Being Human blog: 'Making History'

©Touchpaper; Image credit: BBC/Touchpaper

In previous series, much like Doctor Who, it’s been customary for Being Human’s penultimate episodes to outdo the following finales. But if that formula is followed this year, then that can only mean that next week’s finale is going to be one limp affair.

The best thing, and biggest problem, with series 4 as a whole has been the reliance on comedy. Said comedy has been marvellous, but it has rather pushed the serious series arc to the sidelines, and left the show feeling relatively tension-free. This problem certainly hasn’t been helped by the fact that the chief villain, who, unfortunately, had a more prominent role this week, is unrelentingly naff.

Seriously, Cutler wouldn’t threaten Scooby-Doo. He’s a henchman at best, yet, somehow, he’s now leading the vampires’ charge to take over the world?! And there’s another problem. When a series’ major plot involves the end of the world as we know it, it’s helpful to spend a little of time in it so we can have a sense of the impending doom, and that more than the lives of our central characters are at stake.

Whether due to budget cuts or creative decisions, we’ve barely left Honolulu Heights this series, and it’s created something of a disconnection with the real world. Where George and Mitchell had a bustling hospital, Tom and Hal have an empty café, whose only customers either want to be vampires, or become ghosts as swiftly as they arrived (side note: anyone else think that, in certain shots, Alex was the spit of Rachel McAdams?)

As a result of this lack of interaction, it made it difficult to feel particularly afraid that the world truly was under threat. Also not helped by the fact that the Old Ones’ arrival had the same urgency about it as a load of pensioners returning from a 3-year coach trip round every seaside resort in the country. Cutler had to keep reminding everyone that they were coming, for purgatory’s sake!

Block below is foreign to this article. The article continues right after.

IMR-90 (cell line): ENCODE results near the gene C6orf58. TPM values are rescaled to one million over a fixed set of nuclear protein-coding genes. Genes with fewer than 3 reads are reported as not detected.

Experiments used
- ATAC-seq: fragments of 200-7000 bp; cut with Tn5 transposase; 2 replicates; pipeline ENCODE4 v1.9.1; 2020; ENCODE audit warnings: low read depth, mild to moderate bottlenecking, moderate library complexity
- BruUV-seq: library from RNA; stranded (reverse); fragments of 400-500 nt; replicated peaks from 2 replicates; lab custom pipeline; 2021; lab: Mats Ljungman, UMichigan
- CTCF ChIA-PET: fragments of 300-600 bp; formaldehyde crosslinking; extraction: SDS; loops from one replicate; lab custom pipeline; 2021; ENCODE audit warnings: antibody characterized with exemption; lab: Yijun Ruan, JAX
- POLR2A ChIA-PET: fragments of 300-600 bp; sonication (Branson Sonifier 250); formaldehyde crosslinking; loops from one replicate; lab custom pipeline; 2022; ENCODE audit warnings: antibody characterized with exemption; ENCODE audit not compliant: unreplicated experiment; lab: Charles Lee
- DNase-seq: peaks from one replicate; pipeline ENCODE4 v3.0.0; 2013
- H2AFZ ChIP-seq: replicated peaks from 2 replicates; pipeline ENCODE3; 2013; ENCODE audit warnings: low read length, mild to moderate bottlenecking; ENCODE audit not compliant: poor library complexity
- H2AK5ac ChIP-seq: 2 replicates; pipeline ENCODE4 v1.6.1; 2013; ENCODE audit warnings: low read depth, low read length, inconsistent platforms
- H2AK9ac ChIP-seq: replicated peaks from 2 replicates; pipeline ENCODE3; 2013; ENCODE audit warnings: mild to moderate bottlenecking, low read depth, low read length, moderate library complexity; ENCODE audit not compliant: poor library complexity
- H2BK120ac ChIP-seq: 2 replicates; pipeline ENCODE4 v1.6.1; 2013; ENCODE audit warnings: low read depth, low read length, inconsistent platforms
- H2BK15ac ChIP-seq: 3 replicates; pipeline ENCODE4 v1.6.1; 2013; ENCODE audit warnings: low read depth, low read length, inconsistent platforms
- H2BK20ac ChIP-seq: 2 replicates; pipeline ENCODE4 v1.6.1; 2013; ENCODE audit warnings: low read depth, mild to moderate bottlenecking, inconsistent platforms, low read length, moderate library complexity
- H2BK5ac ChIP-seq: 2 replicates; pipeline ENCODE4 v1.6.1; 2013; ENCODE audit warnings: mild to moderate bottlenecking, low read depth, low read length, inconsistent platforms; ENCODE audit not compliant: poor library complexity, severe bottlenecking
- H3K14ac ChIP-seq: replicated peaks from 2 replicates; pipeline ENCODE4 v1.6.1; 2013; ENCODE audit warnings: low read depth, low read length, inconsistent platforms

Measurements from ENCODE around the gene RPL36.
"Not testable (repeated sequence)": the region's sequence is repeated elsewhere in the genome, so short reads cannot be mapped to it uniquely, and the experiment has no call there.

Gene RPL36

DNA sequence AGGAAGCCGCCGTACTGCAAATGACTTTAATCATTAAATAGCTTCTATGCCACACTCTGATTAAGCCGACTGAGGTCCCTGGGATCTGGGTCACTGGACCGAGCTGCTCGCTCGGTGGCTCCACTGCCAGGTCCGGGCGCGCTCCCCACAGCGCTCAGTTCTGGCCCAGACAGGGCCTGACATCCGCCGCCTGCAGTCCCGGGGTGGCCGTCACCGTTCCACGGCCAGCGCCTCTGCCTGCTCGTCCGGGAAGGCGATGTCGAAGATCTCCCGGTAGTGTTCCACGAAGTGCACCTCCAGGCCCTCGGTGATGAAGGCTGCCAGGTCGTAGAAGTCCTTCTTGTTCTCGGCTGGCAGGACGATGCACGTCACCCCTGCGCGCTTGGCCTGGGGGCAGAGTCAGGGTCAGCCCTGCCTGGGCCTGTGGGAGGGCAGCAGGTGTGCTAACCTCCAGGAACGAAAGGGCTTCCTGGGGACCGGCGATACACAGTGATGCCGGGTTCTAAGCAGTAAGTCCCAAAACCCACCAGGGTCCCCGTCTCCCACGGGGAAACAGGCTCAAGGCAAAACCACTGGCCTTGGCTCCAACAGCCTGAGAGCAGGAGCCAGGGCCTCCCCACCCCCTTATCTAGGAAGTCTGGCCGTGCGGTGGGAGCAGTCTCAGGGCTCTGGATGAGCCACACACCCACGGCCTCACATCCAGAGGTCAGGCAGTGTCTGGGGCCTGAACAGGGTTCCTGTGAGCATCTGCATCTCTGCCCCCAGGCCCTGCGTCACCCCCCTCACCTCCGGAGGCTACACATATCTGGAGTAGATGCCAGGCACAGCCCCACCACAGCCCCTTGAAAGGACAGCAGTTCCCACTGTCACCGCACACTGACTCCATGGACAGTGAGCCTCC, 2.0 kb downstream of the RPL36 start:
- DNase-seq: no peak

Clunky dialogue has also been a hallmark of this series and, along with Cutler’s reminders, we were treated to another lovely bit of exposition from Eve: ‘Oh Annie, ha ha ha, a ghost can’t be in the same room as her living self, ha ha ha. Why do you think I didn’t just bump myself off in episode 1 and spare us all from Cutler’s over-/under-/whatever-he-does-acting?’ We can only presume that the reason is the same as why the eagles didn’t take the hobbits to Mordor.

Moments of clunkiness aside, the scenes between Eve and Annie were the undoubted highlights of the episode, with the one in which Eve recounted the struggle on the ship being incredibly powerful thanks to some brilliantly intense sound-work. And as for Annie, she once again made the episode (though Tom came a very close second as his heart visibly broke when Cutler taunted him about Allison), with such delightful moments as her ‘Glad I asked!’ line, and her utter joy when Eve mentioned her tea.

However, they were shining moments that couldn’t make for a polished whole. Hopefully, though, with the Old Ones now having arrived (led by a dead-eyed Mark Gatiss and, thankfully, without any sticks of rock), things should liven up next week. And they'd liven up even more if Hal turns evil! Evilness definitely suits him better, and, unlike somebody else I can think of, he has considerable menace about him... We can only pray that neither he, nor the episode itself are as bloodless as this week.

The final episode of the series is on Sunday at 9pm on BBC Three.



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